About the Dunbar/Spring Neighborhood
The Dunbar/Spring neighborhood is a small, historic, and culturally diverse neighborhood located just north of downtown Tucson. The name Dunbar/Spring (not “springs”) is derived from one prominent Tucson citizen, John Spring, who was one of Tucson’s first teachers and an African-American poet, Paul Lawrence Dunbar. Dunbar Spring has had a strong cultural identity as the first African-American neighborhood in Tucson and several African-Americans families have lived there for many generations. The neighborhood is home to several churches as well as several social service agencies including the Salvation Army Hospitality House. Following the decline of downtown by the turn of the century, however, the neighborhood suffered from crime, abandoned properties, disinvestment and encroaching commercial development that was destroying the residential fabric of the neighborhood. Thanks to the commitment and energy of an increasing number of newcomers combined with the historical wisdom and values of our long-term residents, Dunbar/Spring has begun to turn itself around and is becoming once again a vibrant community.
Dunbar/Spring and the Downtown Community.
The Dunbar Spring neighborhood is bordered by Speedway Boulevard to the north, Stone Avenue to the east, Sixth Street to the south and the Union Pacific railroad and Main Avenue to the west. Our neighbors are Blue Moon to the north, Barrio Anita to the west, El Presidio and the Arts Warehouse District to the south and West University to the east. We are represented by Councilperson Regina Romero (Ward I) and Supervisor Richard Elías (District 5).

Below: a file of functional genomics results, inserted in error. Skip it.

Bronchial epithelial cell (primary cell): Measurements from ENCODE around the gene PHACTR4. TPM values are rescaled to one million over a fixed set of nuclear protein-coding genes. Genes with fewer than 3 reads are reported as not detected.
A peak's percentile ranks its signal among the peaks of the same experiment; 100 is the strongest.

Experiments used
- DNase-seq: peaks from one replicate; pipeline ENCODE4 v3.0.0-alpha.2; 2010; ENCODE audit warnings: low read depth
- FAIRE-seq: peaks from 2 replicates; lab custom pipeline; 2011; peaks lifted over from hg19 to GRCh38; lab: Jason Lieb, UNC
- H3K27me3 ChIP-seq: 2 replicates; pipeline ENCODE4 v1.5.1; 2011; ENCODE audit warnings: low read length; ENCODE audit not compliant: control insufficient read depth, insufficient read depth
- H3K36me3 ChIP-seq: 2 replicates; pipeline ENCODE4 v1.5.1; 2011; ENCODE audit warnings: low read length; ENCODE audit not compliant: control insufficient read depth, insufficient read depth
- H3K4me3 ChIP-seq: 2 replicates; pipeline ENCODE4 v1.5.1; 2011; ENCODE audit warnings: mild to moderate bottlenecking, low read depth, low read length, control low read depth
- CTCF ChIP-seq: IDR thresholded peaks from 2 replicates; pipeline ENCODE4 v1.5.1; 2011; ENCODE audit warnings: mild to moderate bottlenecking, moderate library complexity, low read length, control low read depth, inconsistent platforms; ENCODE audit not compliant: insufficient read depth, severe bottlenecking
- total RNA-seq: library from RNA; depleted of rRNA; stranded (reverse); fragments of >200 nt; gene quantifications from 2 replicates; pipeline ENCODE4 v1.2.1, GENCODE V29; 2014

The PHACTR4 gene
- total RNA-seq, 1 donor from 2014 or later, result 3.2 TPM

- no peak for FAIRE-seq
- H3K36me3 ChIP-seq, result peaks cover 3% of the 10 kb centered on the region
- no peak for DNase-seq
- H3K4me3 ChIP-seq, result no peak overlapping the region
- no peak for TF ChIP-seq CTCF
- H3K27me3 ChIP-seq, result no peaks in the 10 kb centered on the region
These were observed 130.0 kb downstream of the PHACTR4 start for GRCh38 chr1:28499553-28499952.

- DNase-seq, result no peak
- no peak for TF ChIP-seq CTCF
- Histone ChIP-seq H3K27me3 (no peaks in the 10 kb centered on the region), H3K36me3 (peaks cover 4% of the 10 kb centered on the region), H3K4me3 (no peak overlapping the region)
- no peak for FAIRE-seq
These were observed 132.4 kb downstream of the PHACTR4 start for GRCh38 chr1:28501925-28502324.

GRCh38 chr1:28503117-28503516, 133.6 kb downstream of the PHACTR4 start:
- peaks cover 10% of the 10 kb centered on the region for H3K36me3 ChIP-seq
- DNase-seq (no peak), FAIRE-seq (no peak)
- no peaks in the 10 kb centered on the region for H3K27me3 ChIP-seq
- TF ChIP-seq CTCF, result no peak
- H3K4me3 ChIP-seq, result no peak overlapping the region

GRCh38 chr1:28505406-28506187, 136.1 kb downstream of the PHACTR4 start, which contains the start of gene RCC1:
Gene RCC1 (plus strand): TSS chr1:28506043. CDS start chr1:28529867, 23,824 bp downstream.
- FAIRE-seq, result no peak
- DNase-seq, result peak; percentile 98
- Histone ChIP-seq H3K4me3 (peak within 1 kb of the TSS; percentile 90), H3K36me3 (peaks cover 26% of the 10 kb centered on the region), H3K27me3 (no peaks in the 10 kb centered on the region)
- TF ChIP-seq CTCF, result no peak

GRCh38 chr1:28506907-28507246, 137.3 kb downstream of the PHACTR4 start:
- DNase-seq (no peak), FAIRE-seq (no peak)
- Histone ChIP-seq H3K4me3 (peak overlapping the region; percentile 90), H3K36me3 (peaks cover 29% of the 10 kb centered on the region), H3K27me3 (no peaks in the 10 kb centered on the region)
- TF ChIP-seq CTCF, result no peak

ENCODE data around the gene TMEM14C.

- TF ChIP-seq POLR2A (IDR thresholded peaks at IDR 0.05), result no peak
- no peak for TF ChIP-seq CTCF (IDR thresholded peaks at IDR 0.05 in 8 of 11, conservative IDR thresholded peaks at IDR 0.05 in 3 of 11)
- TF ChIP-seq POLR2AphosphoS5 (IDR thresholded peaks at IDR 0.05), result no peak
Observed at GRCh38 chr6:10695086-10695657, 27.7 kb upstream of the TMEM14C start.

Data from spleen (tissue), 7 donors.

The current Dunbar/Spring Neighborhood Association (DSNA) was formed in the 1980s, combining the former Dunbar Neighborhood Association with the John Spring Neighborhood. Prior to the new association being formed, neighborhood groups fought against each other and relations were strained if not acrimonious. Since then neighborhood elders, leaders, and activists have worked cooperatively for over 15 years to bring together a very diverse neighborhood under the main goal of improving the neighborhood and making it a better place to live. Crime rates have dropped, abandoned houses have been rescued, new families have moved in, and the neighborhood has become a more desirable place to live. Neighborhood relations have improved, but challenges will likely always remain given the history and diversity of Dunbar/Spring. In recent years a resurgent economy in and around downtown has been both good and bad for Dunbar/Spring neighbors. Housing prices and property taxes have spiked forcing some residents out of the neighborhood.
Dunbar/Spring is unique in that any resident or business is entitled to be a member of DSNA, including both owners and those who rent. DSNA considers all residents and businesses in the neighborhood to be members of the organization and advocates on their behalf. DSNA is governed by an elected board consisting of a president, vice president, secretary, treasurer, and parliamentarian. General membership meetings are held the 3rd Monday evening of every month in the Dunbar School, with the exception of Martin Luther King Day in January. DSNA collects no fees or dues from members, but produces an informative newsletter yearly that is mailed to all residents free of charge. The neighborhood also has a list serve that fosters regular communication including information about upcoming meetings and events.